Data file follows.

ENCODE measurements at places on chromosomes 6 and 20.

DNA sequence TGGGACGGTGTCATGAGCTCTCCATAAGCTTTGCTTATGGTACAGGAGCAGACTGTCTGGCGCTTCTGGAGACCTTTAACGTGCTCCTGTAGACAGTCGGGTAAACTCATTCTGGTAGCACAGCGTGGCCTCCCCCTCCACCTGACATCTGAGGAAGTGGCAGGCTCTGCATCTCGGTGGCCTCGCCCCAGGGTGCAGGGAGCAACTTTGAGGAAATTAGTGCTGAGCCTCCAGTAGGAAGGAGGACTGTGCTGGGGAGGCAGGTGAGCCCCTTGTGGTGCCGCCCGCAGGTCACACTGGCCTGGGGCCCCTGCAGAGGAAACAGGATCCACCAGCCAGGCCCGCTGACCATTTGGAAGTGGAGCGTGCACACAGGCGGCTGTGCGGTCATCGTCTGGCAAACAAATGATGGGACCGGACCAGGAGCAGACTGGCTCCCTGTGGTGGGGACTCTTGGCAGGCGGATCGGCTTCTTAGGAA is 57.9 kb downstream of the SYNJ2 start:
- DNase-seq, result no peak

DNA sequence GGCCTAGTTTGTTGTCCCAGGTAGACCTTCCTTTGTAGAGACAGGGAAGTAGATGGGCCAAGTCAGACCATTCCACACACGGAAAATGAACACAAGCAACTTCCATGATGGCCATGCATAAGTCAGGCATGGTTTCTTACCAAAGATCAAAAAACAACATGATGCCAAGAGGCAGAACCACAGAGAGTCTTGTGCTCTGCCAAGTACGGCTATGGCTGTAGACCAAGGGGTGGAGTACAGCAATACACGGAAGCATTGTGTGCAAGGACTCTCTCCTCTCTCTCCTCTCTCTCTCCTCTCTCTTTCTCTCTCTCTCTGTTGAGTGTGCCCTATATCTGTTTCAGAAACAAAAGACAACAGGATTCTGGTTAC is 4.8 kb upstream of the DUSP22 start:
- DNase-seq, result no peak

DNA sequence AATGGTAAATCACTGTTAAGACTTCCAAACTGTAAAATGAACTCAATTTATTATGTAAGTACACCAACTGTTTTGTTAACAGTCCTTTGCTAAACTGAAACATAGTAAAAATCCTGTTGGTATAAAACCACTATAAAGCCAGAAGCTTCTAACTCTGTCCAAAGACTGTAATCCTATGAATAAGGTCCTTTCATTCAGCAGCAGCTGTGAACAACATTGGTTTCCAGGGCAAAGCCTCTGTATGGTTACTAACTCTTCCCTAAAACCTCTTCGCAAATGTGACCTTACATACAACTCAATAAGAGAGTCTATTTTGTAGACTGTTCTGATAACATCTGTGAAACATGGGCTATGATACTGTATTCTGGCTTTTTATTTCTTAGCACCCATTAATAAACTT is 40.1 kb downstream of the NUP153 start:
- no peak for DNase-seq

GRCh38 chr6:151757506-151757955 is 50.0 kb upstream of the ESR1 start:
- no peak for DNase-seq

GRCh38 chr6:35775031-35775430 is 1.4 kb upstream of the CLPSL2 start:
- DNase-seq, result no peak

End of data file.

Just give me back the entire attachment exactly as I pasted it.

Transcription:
ENCODE measurements at places on chromosomes 6 and 20.

DNA sequence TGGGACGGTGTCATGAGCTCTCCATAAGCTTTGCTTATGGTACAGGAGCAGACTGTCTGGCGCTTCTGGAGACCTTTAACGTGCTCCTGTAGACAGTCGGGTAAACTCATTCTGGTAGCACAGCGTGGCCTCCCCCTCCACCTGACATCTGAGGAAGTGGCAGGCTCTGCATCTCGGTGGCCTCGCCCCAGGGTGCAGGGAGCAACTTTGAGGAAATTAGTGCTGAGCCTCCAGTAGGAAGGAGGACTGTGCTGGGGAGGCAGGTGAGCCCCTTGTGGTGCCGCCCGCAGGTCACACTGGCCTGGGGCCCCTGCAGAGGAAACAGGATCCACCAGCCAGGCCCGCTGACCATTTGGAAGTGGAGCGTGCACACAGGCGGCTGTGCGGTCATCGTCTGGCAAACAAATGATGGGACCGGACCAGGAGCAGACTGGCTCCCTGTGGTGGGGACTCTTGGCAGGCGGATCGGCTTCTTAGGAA is 57.9 kb downstream of the SYNJ2 start:
- DNase-seq, result no peak

DNA sequence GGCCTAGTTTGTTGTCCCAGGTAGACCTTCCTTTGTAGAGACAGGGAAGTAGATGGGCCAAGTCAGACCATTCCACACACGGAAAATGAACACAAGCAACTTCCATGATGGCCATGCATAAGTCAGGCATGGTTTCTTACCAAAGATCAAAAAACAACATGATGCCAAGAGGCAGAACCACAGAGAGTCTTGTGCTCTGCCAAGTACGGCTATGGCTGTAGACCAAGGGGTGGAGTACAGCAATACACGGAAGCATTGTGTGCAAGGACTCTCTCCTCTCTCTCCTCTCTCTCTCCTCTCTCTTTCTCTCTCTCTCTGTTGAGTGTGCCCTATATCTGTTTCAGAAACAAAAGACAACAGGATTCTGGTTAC is 4.8 kb upstream of the DUSP22 start:
- DNase-seq, result no peak

DNA sequence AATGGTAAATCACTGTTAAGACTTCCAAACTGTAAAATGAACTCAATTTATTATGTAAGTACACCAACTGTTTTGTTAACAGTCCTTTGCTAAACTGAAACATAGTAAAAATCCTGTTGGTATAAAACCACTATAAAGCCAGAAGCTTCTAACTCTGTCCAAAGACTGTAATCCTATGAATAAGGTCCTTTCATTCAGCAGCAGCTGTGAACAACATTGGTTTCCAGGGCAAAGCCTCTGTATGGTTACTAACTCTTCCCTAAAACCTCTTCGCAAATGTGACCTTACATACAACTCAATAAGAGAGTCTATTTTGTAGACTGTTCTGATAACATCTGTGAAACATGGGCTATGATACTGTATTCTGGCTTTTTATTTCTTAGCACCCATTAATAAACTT is 40.1 kb downstream of the NUP153 start:
- no peak for DNase-seq

GRCh38 chr6:151757506-151757955 is 50.0 kb upstream of the ESR1 start:
- no peak for DNase-seq

GRCh38 chr6:35775031-35775430 is 1.4 kb upstream of the CLPSL2 start:
- DNase-seq, result no peak